For students up and down the country it is examination season. Whilst students of mental health nursing are busy submitting their dissertations, writing up their reflective essays and achieving their practice-based ‘competencies’ I thought it might be interesting to share the ‘Regulations for the Training and Examination of Candidates for the Certificate of Proficiency in Nursing and Attending on the Insane’. I have scanned these from my copy of the Red Handbook:
In uploading these pages I have just noticed the mention (on page 147, the last-but-one reproduced above) of ‘Attendance of the insane in private houses’. Is it stretching things too far to suggest this as an early reference to community mental health nursing?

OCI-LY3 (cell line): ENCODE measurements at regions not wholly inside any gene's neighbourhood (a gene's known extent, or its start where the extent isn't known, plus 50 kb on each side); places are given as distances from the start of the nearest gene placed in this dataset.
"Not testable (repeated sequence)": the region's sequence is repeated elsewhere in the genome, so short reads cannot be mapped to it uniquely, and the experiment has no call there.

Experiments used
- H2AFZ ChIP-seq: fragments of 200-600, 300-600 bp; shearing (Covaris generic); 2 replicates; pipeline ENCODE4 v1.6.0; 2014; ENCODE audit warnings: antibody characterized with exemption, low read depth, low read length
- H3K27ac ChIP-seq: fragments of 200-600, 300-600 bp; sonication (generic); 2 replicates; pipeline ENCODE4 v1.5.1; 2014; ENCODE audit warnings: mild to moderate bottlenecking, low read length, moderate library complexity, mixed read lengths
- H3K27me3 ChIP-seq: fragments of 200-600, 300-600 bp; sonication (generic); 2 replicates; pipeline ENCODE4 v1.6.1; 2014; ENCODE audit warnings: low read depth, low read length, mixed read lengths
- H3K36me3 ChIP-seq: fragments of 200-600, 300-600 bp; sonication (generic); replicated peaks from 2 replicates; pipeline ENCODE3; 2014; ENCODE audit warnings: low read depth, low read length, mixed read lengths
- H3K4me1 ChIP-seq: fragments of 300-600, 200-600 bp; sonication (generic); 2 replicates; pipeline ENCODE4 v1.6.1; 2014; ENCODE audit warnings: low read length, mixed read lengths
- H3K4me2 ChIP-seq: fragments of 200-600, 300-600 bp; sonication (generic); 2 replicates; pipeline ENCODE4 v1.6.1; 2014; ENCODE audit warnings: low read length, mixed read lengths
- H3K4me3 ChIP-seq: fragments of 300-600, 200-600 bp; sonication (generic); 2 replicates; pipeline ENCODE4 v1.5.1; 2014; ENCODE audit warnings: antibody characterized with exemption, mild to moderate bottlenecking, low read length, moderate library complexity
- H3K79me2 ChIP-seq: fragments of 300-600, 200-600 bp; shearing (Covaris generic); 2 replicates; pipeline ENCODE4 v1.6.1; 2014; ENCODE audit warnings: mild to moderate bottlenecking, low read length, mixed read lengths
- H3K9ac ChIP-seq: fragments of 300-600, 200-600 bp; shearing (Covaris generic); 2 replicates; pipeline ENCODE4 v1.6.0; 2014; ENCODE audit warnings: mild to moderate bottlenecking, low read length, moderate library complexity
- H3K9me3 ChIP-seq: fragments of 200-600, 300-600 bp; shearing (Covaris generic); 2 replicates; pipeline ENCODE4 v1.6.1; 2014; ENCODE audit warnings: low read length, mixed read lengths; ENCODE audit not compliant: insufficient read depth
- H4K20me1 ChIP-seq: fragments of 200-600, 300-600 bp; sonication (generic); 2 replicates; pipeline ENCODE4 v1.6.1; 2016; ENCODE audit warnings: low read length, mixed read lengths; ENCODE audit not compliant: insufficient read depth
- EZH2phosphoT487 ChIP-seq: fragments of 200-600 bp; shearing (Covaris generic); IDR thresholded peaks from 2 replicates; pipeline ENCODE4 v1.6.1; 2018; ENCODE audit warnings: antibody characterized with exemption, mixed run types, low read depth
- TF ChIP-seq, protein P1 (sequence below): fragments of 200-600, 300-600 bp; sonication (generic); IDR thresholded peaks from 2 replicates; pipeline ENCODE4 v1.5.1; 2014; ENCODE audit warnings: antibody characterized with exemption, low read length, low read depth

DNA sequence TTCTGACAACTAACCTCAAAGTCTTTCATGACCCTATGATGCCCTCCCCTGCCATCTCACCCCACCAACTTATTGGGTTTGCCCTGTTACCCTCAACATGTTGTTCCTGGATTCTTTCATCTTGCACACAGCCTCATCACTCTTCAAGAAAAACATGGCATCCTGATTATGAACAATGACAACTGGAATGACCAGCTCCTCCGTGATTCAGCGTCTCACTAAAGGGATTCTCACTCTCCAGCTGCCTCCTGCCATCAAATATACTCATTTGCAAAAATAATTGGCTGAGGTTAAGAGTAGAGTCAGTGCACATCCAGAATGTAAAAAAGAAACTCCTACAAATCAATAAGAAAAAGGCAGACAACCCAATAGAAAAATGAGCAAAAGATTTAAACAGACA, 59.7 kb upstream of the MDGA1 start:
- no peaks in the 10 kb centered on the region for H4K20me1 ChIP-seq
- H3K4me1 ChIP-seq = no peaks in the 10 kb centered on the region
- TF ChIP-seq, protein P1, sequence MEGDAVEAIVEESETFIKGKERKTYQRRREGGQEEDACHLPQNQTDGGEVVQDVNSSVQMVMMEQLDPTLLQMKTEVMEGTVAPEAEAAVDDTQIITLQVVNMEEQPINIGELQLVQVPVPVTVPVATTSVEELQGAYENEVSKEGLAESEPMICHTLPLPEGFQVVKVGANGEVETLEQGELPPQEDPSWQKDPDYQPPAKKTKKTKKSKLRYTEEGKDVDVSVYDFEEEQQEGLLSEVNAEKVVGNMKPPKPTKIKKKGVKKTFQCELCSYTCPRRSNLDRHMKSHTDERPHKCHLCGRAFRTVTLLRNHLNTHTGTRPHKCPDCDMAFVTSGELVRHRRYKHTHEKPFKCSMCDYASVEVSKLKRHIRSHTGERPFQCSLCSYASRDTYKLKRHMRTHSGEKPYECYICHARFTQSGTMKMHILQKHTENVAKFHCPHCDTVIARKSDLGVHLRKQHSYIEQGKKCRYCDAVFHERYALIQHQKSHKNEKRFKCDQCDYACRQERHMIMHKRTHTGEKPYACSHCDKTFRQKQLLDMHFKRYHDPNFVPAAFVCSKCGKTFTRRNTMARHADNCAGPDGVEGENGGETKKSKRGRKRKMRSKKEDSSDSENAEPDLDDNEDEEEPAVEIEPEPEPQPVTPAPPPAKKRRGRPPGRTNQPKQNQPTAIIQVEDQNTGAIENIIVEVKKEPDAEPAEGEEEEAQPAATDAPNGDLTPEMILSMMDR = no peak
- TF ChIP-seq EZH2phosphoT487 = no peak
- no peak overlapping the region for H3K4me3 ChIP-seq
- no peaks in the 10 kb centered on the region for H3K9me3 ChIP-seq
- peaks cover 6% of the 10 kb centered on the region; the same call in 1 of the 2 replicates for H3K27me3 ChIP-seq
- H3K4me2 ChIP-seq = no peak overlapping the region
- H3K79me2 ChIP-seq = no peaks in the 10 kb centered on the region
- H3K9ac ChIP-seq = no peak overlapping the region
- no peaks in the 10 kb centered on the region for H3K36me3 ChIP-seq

I also notice how much these regulations refer to the assessment and maintenance of bodily health (although I have no idea whatsoever what might be meant by ‘the insane ear’, a phrase appearing on page 146). Earlier this week, writing in an editorial for the BMJ Graham Thornicroft described the excess mortality of people with mental health problems as ‘a human rights disgrace’. He’s right, and whilst I’m glad we’re out of the age of the asylum and of ‘attending on the insane’ we might yet learn something from an historic nursing syllabus which placed emphasis on the importance of physical well-being.